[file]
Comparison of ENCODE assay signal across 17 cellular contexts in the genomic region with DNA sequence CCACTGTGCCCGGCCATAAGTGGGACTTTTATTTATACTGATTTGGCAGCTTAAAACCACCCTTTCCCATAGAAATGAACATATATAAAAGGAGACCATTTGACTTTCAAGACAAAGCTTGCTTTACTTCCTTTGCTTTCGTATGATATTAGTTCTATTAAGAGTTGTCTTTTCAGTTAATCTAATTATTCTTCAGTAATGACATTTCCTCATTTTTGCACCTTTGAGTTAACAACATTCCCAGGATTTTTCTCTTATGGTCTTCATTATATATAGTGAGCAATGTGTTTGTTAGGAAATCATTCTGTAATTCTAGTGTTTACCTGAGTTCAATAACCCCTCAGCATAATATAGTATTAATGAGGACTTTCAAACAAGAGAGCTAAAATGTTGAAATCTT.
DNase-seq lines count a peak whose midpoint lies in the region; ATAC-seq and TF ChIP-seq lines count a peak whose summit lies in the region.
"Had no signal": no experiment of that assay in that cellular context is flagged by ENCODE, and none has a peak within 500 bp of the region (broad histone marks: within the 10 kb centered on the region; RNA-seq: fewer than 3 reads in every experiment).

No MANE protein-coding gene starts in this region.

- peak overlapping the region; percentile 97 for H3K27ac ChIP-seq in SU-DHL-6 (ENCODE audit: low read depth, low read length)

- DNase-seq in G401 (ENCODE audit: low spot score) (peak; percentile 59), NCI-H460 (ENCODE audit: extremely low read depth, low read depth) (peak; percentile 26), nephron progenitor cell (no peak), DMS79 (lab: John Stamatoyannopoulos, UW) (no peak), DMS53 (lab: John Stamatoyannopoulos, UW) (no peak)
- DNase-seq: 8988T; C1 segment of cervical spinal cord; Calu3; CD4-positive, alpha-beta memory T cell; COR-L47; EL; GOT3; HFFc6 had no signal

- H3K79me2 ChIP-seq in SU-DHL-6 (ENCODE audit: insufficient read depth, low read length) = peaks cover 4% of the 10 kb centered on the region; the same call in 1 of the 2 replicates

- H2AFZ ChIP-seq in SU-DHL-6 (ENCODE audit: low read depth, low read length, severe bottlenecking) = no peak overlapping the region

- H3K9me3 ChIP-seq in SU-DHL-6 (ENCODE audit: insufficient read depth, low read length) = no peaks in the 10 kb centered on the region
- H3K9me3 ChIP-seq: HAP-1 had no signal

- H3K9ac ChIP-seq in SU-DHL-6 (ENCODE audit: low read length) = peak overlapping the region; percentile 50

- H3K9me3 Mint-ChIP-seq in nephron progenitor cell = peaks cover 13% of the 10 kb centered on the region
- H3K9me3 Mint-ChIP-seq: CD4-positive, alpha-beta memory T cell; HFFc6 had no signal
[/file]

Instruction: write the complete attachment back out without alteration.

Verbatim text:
Comparison of ENCODE assay signal across 17 cellular contexts in the genomic region with DNA sequence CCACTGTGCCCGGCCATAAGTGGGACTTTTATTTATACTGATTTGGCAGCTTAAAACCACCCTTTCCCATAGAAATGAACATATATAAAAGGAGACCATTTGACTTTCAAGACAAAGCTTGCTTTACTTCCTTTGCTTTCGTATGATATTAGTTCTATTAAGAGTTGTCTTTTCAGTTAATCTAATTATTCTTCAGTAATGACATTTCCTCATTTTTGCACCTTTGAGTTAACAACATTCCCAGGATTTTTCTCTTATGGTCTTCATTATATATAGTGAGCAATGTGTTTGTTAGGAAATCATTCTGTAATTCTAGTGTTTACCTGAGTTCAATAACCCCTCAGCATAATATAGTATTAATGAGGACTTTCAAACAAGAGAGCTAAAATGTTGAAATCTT.
DNase-seq lines count a peak whose midpoint lies in the region; ATAC-seq and TF ChIP-seq lines count a peak whose summit lies in the region.
"Had no signal": no experiment of that assay in that cellular context is flagged by ENCODE, and none has a peak within 500 bp of the region (broad histone marks: within the 10 kb centered on the region; RNA-seq: fewer than 3 reads in every experiment).

No MANE protein-coding gene starts in this region.

- peak overlapping the region; percentile 97 for H3K27ac ChIP-seq in SU-DHL-6 (ENCODE audit: low read depth, low read length)

- DNase-seq in G401 (ENCODE audit: low spot score) (peak; percentile 59), NCI-H460 (ENCODE audit: extremely low read depth, low read depth) (peak; percentile 26), nephron progenitor cell (no peak), DMS79 (lab: John Stamatoyannopoulos, UW) (no peak), DMS53 (lab: John Stamatoyannopoulos, UW) (no peak)
- DNase-seq: 8988T; C1 segment of cervical spinal cord; Calu3; CD4-positive, alpha-beta memory T cell; COR-L47; EL; GOT3; HFFc6 had no signal

- H3K79me2 ChIP-seq in SU-DHL-6 (ENCODE audit: insufficient read depth, low read length) = peaks cover 4% of the 10 kb centered on the region; the same call in 1 of the 2 replicates

- H2AFZ ChIP-seq in SU-DHL-6 (ENCODE audit: low read depth, low read length, severe bottlenecking) = no peak overlapping the region

- H3K9me3 ChIP-seq in SU-DHL-6 (ENCODE audit: insufficient read depth, low read length) = no peaks in the 10 kb centered on the region
- H3K9me3 ChIP-seq: HAP-1 had no signal

- H3K9ac ChIP-seq in SU-DHL-6 (ENCODE audit: low read length) = peak overlapping the region; percentile 50

- H3K9me3 Mint-ChIP-seq in nephron progenitor cell = peaks cover 13% of the 10 kb centered on the region
- H3K9me3 Mint-ChIP-seq: CD4-positive, alpha-beta memory T cell; HFFc6 had no signal